Book and Reading Statistics
This showed up in my email box from Alan Nichter, Adult Materials Selection, Hillsborough County Public Library System and I thought it interesting enough to share.
Some startling statistics
by Robyn Jackson
So you want to write a book. Well, why not? So does about 80 percent of the United States population according to a survey by the Jenkins Group.
Anyone who has ever tried to find an agent or get a manuscript accepted by a publisher knows what a tough business writing is. Even if you do get your book published, there's no guarantee anyone will buy it.
The following statistics about book publishing and reading were found on www.parapub.com
, the Web site of self-publishing guru Dan Poynter. They'll give you an idea of what you're up against if you want to write books for a living.
1/3 of high school graduates never read another book for the rest of their lives.
42 percent of college graduates never read another book after college.
80 percent of U.S. families did not buy or read a book last year.
70 percent of U.S. adults have not been in a bookstore in the last five years.
57 percent of new books are not read to completion.
70 percent of books published do not earn back their advance.
70 percent of the books published do not make a profit.
(Source: Jerold Jenkins, www.JenkinsGroup.com
53 percent read fiction, 43 percent read nonfiction.
The favorite fiction category is mystery and suspence, at 19 percent.
55 percent of fiction is bought by women, 45 percent by men. (Source: Publishers Weekly)
About 120,000 books are published each year in the U.S. (Source: www.bookwire.com
A successful fiction book sells 5,000 copies.
A successful nonfiction book sells 7,500 copies.
(Source: Authors Guild, www.authorsguild.org
On average, a bookstore browser spends 8 seconds looking at a book's front cover and 15 seconds looking at the back cover. (Source: Para Publishing, www.parapub.com
Each day in the U.S., people spend 4 hours watching TV, 3 hours listening to the radio and 14 minutes reading magazines. (Source: Veronis, Suhler & Associates investment banker)
WHY I HATE CINGULAR WIRELESS
One of the best things about having a website is the soapbox it gives me to stand on. I had a wireless cell phone plan with ATT, and never really had a problem. Until Cingular bought them out or took over or whatever these cannibal companies do to each other. I have had problems with my bills every month since, including a new wrinkle that started about three months ago.
Every month I get a small charge on my bill, usually less than a dollar so I probably shouldn't even notice it, but it's for AOL Instant Messaging. I don't have an account with AOL and I don't use Instant Messager or Messenger or whatever it is. So I called Cingular and got a very bored woman who insisted I must have lent my phone to someone who then used AOL. As if. What am I, twelve years old? Everyone I know has their own damn phone and doesn't need to use mine. I was also told there were no supervisors available - how convenient - but that she would give me a once-in-a-year goodwill credit for the eighty cents. I explained I wasn't so concerned about the eighty cents, but I was concerned with the fact that it appeared someone was using AOL and I was being billed for it. She finally agreed to put something in the notes of our conversation, promising that someone would read it.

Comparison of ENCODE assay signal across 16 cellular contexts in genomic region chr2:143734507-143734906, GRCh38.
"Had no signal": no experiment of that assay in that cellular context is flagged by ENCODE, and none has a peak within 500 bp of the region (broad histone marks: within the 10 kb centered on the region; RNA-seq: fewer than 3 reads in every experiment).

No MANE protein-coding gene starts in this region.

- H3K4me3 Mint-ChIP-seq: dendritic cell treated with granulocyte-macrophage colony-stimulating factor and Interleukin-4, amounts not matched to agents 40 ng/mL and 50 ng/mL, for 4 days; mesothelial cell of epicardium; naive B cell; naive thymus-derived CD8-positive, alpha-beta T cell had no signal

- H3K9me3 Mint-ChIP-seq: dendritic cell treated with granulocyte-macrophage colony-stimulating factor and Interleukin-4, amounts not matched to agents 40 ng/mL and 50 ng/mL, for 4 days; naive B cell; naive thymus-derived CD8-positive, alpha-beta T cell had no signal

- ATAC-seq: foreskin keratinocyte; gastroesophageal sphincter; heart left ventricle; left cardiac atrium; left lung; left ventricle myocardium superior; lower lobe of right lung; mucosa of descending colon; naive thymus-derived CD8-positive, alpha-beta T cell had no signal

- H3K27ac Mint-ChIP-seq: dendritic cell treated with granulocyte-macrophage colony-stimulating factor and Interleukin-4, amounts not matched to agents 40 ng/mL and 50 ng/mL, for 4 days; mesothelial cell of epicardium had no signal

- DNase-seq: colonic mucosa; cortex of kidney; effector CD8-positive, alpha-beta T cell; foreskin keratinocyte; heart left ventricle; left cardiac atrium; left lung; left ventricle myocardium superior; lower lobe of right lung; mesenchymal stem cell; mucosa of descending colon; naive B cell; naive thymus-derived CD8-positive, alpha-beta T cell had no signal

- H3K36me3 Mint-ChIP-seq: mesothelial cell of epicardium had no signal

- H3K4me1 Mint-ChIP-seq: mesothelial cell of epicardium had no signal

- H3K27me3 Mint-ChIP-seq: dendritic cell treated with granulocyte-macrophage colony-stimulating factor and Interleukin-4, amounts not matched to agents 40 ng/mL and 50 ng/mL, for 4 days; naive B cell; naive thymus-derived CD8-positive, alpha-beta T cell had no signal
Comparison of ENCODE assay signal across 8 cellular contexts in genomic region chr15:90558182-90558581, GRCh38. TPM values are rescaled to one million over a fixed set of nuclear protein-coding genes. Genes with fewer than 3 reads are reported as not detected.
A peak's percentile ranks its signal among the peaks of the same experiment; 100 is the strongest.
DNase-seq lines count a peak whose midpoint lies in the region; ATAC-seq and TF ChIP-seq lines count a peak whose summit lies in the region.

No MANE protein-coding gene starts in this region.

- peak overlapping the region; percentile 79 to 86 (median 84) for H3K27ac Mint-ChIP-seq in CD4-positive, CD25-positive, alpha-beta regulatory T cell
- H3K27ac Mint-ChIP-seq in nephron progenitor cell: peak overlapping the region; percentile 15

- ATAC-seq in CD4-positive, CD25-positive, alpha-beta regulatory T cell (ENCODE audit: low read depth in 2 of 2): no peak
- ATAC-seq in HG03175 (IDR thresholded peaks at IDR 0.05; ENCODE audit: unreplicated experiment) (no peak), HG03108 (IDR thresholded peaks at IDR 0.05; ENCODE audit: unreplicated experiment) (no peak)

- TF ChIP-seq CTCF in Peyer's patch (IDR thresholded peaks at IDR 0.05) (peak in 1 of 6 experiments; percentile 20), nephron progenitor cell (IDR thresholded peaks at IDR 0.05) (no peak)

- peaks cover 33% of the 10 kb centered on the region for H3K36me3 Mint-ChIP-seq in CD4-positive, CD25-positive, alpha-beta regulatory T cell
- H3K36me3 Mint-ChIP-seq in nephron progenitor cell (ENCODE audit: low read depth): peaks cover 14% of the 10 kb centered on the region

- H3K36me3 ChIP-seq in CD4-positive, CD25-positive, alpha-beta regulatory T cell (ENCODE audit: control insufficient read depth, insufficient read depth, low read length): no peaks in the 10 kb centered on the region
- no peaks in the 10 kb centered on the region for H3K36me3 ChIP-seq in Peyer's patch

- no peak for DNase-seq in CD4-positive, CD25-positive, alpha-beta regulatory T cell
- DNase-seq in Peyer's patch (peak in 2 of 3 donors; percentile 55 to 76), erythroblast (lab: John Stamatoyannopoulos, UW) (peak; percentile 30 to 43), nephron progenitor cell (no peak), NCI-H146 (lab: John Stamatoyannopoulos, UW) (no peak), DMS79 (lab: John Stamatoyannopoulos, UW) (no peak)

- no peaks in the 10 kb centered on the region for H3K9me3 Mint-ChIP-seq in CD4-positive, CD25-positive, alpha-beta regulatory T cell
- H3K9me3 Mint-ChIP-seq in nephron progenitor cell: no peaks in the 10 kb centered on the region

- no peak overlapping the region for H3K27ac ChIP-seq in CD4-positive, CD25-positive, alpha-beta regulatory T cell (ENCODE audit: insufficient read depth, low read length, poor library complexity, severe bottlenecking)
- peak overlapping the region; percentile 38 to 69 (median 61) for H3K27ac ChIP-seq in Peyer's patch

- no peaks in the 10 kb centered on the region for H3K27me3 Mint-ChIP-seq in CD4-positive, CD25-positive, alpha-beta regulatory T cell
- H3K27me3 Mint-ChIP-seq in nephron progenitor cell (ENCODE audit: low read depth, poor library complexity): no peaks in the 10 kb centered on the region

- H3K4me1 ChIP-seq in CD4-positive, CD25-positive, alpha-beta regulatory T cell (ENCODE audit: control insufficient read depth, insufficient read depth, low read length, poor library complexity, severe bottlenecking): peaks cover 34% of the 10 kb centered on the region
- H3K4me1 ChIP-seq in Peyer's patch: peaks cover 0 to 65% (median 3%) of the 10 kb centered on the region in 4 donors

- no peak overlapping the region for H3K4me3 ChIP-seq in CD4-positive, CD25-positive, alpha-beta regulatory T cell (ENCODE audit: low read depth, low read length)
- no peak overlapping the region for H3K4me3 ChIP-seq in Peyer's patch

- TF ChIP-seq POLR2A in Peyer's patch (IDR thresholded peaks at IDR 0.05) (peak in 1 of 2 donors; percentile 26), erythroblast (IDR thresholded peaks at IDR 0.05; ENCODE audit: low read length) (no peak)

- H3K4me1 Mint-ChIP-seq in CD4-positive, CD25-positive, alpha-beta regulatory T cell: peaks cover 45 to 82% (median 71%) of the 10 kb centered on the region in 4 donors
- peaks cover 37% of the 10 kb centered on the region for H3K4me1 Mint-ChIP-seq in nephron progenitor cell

The next month it happened again, another small charge for AOL. I didn't bother to call. Then it happened again. This time only thirty cents but still, it's the principle of the thing. So I called customer service, went through fifteen minutes of voice mail, punching in numbers and horrible muzak before finally reaching Jason, who from the moment he said hellohowcanIhelpyou, had disdain dripping from every syllable and I knew it wasn't going to be good. I was dealing with a supercilious young man with a superiority complex. I tried to explain the problem to him and he gave me the same "you must have lent your phone to someone" spiel. I asked for a supervisor and was told none was available. I really tried to make him understand that I wasn't concerned with the thirty cent charge but with the fact that I hadn't lent my phone to anyone yet somehow AOL charges were appearing on my bill. He finally said he would talk to someone else and put me on hold. Eventually he informed me that he could shut off my Internet access which meant I couldn't use some of the features of the phone I paid for. I asked about any other options and was told take or leave it, he didn't really care what I did. I finally said go ahead and do it, my contract will be up shortly and I'll take care of it then. His reply was "piss off" and then he hung up on me.
I am forwarding a copy of this to Cingular and I trust that his name is on my records since supposedly he had the Internet service taken off my phone. I have only dealt with one competent person at Cingular, and she was with the corporate services department. Everyone else there has been ignorant, impatient, uncaring, unsympathetic and downright rude. I've been given completely erroneous information time and time again. No one has any idea of what is going on, what is the right thing to do, or how to make a customer happy. Or at least not aggravate them further. If I was Jason's boss, I'd fire him. Immediately. And then I'd sit down and read THE NORDSTROM WAY or another good management book and make all my employees read it too. And practice it. Good customer service doesn't cost any more than bad and can make a company a lot of money in the long run.
My contract ended and I am shopping around for new cellular service. If anyone is happy with their carrier and is in the south Florida region, I'd love to hear about it.